Many companies choose to lease assets for a period of time instead of buying them outright. If you’re in this situation, it’s important to know whether you’re dealing with a capital lease or an operating lease. That’s because the type of lease will affect how you record it—and the payments you make to it—in your books.
A few additional differences between capital and operating leases to consider: Capital leases affect your balance sheet, which means they can also impact your covenants and ratio calculations. Also, capital leases allow the leased asset to be capitalized. If an asset is capitalized, it could possibly qualify for an accelerated depreciation option such as bonus depreciation or Section 179, providing you with a larger deduction in the year you sign the lease. Operating leases, on the other hand, require less administrative time to account for them and do not affect the balance sheet.
Not sure if a lease is capital or operating? Here are four questions that can help you determine its classification. If you answer “yes” to any of the questions, the lease is a capital lease. If you answer “no,” it’s an operating lease.
#1 – Is there a transfer of ownership?
If the lease states that your company retains ownership of the leased asset at the end of the lease, it’s a capital lease. In this case, the lease acts as a loan for you to purchase the leased asset.
#2 – Is there a bargain purchase option?
Many leases contain an option to buy out the leased asset at the end of the lease. If this option is less than the expected fair market value of the asset at the end of the lease, it represents a bargain purchase option. Leases that include a bargain purchase option are capital leases. The most common example of this type of lease is a $1 ending purchase option.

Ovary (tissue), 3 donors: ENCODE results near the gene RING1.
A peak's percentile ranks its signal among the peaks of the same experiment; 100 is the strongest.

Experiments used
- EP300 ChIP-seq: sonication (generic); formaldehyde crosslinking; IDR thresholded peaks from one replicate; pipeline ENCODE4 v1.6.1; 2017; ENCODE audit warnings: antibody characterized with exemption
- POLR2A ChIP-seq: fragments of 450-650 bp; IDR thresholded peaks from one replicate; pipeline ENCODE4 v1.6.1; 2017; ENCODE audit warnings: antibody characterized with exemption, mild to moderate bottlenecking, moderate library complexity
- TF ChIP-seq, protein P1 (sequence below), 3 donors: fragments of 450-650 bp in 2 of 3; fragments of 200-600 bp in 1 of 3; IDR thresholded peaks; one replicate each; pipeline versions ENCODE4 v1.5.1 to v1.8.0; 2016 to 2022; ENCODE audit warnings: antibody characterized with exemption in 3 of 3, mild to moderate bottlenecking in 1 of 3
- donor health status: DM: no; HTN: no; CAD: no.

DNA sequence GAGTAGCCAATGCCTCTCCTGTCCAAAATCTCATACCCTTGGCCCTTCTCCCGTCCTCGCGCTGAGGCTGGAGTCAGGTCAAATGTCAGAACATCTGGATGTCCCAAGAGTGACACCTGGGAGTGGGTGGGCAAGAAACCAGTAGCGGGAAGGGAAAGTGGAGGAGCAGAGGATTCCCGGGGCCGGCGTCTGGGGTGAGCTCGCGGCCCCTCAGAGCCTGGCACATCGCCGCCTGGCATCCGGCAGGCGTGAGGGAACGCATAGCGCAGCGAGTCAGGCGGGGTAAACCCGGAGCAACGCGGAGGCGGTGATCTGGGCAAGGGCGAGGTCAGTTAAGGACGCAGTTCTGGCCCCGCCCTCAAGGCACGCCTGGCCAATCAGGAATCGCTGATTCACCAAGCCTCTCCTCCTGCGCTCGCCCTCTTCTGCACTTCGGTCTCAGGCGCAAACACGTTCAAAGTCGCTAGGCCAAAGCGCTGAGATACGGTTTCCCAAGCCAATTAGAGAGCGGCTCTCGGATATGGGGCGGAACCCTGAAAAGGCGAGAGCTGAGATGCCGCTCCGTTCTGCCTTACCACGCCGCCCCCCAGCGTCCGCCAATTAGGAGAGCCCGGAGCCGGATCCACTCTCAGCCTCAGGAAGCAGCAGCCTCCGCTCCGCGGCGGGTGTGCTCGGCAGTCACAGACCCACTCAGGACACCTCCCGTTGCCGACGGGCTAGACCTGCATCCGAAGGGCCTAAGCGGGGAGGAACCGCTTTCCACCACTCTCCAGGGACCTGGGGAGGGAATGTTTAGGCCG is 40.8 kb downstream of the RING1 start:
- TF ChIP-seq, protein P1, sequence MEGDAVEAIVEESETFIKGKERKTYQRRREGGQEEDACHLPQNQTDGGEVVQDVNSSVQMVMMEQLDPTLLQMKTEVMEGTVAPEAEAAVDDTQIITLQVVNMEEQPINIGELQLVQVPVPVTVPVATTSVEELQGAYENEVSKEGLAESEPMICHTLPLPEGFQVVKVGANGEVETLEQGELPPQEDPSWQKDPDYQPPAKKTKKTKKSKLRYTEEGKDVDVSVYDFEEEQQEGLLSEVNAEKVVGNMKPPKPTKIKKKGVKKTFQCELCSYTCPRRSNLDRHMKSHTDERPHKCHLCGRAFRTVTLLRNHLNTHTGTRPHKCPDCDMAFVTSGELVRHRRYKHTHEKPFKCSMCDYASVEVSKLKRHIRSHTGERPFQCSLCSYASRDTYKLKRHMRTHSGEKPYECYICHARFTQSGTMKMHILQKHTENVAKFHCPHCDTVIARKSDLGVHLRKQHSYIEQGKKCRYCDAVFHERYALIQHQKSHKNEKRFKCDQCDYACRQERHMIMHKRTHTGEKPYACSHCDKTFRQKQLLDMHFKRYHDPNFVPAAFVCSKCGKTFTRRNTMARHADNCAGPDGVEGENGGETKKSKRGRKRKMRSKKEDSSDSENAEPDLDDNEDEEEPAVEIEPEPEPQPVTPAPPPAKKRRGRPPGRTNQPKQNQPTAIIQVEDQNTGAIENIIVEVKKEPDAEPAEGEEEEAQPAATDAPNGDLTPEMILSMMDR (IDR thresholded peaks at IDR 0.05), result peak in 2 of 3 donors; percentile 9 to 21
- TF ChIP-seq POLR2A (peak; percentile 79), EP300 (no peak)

#3 – Does the lease period equal or exceed 75 percent of the asset’s useful life?
If the lease in question does not contain #1 and #2 above, the length of the lease is compared to the economic life of the leased asset. If the lease period is equal to or exceeds 75 percent of the leased asset’s useful life, it’s a capital lease. Your company’s capitalization policy should provide guidance on the length of life used for the type of asset being leased.
#4 – Does the present value of the minimum lease payments exceed 90 percent of the asset’s fair market value?
If the lease does not contain any of the above features, the present value of the minimum lease payments should be compared to the fair market value of the leased asset. The present value of the lease payments can be calculated by inputting the total amount of lease payments to be paid over the life of the lease into a present value calculator. The fair market value of the leased asset is equal to its cash price. If the calculated present value of the lease payments is equal to or exceeds 90 percent of the asset’s fair market value, the lease is a capital lease.
What to know about recording the lease and lease payments
Operating leases are simple to record. The payments are recorded each month as an expense in a lease expense account; no asset or liability is recognized on the balance sheet.
Capital leases, however, require the value of the leased asset to be capitalized and recorded as a fixed asset on the balance sheet. This fixed asset is depreciated over time like any other fixed asset purchase. The related lease obligation is also recorded as a liability on the balance sheet and payments are applied to the obligation with a portion segregated for interest expense.
Lease classifications will change in the coming year—stay tuned!
A new lease standard effective for years beginning after December 15, 2019, will change the classification of leases. As this effective date approaches, we will provide more information on what you can expect. In the meantime, if you have questions about lease classifications or the new standard mentioned here, please don’t hesitate to call.